• review of the current use of closed circuit television cameras to ensure it aligns with Privacy Commissioner guidelines
  • use of the Ministry of Education document Health and Safety At Work Act 2015, A Practical Guide for Boards of Trustees and School Leaders to make certain the board is meeting its responsibility for responding to potential risk in the school
  • board minutes, including those that are recorded in meetings with the public excluded, reflect best practice guidelines.

Since the onsite phase of the ERO evaluation, the principal and board have developed policies and procedures in response to the areas identified above.

Going forward

How well placed is the school to accelerate the achievement of all children who need it?

At the time of this review, this school was not well placed to provide conditions for learners to achieve educational excellence, or to address in-school disparities. The main areas to address are:

  • improving progress and achievement

  • ensuring the curriculum successfully responds to all children

  • building the principal’s professional leadership to focus more on reducing disparities and promoting excellence

  • improving evaluative capacity

  • building governance effectiveness

  • ensuring policies and procedures supporting children’s emotional and physical safety reflect current good practice guidelines.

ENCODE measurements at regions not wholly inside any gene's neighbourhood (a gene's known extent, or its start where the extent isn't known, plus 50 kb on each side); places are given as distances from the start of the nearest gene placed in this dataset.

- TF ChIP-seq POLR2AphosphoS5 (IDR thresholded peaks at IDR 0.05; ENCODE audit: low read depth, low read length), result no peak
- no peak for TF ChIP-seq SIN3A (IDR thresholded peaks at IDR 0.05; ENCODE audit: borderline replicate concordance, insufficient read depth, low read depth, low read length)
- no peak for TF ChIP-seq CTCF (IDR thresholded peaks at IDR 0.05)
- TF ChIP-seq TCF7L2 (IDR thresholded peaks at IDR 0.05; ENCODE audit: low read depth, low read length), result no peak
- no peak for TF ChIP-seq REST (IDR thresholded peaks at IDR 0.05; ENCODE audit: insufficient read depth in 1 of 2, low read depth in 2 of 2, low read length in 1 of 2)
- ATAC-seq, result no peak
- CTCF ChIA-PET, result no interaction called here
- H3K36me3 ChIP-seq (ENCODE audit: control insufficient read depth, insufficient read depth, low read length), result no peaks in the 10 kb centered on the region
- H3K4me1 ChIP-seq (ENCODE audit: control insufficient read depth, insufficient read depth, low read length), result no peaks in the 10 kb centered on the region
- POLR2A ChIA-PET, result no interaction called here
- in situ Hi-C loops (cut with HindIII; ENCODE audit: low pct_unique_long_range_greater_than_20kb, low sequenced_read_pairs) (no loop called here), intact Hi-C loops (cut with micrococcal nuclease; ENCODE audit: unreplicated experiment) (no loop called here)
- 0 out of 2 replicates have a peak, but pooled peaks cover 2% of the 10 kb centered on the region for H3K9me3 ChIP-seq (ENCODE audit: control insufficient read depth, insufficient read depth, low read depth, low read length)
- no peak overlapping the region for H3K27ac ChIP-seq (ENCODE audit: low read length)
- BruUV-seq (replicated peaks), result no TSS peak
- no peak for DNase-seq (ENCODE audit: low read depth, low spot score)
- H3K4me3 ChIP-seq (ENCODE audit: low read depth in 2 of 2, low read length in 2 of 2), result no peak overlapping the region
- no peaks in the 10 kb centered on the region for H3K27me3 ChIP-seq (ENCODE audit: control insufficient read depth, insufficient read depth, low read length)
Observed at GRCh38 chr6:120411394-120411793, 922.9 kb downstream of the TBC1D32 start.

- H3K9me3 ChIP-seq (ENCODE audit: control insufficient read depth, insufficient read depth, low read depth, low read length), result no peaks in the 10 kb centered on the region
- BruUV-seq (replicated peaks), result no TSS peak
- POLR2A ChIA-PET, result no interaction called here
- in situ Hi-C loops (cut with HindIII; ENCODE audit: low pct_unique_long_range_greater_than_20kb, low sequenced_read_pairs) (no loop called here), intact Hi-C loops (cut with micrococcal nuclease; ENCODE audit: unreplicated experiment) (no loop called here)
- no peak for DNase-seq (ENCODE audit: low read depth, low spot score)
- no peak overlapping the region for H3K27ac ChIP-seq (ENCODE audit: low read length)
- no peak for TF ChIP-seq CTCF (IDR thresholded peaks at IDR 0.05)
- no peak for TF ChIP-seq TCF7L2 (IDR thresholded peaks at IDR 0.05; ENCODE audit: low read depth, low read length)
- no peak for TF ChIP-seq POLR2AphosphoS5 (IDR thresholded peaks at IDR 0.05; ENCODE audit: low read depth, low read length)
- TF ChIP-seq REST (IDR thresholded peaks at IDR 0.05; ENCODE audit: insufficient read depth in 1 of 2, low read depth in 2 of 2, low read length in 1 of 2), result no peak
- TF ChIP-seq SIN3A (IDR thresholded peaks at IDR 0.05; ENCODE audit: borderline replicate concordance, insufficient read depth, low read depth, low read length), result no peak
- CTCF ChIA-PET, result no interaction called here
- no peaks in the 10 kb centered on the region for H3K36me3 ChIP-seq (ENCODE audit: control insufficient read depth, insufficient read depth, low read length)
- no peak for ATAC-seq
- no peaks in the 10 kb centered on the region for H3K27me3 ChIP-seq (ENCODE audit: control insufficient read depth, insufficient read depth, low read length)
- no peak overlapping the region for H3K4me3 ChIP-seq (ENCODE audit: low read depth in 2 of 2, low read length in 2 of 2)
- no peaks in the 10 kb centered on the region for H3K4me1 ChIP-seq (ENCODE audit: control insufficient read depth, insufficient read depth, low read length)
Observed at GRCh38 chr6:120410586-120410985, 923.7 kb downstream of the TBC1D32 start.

Leaders and teachers:

  • have not yet adequately built their knowledge of the learners whose progress and achievement need to be accelerated
  • have not yet adequately established necessary conditions to effectively accelerate learning and achievement
  • are not well placed to achieve and sustain accelerated achievement for all learners who need it.

ERO intends to carry out a process of ongoing evaluation to support development over the course of one-to-two years.


ERO recommends that the Secretary for Education considers intervention under Part 7A of the Education Act 1989 in order to bring about the following improvements:

  • more effective principal professional leadership in relation to:
    • curriculum and evaluation to support improved achievement
    • ensuring procedures to support emotional and physical safety align with good practice guidelines and are appropriately monitored
  • supporting trustees to strengthen governance understanding and practice.

Patricia Davey

Deputy Chief Review Officer Central (Acting)

21 November 2017

About the school



Ministry of Education profile number


School type

Full primary (Year 1 to 8)

School roll


Gender composition

Male 56%, Female 44%

Ethnic composition

Māori 72%
Pākehā 27%
Other ethnic groups 1%

Review team on site

August 2017

Date of this report

21 November 2017

Most recent ERO report(s)

Education Review August 2014
Education Review July 2011
Supplementary Review May 2009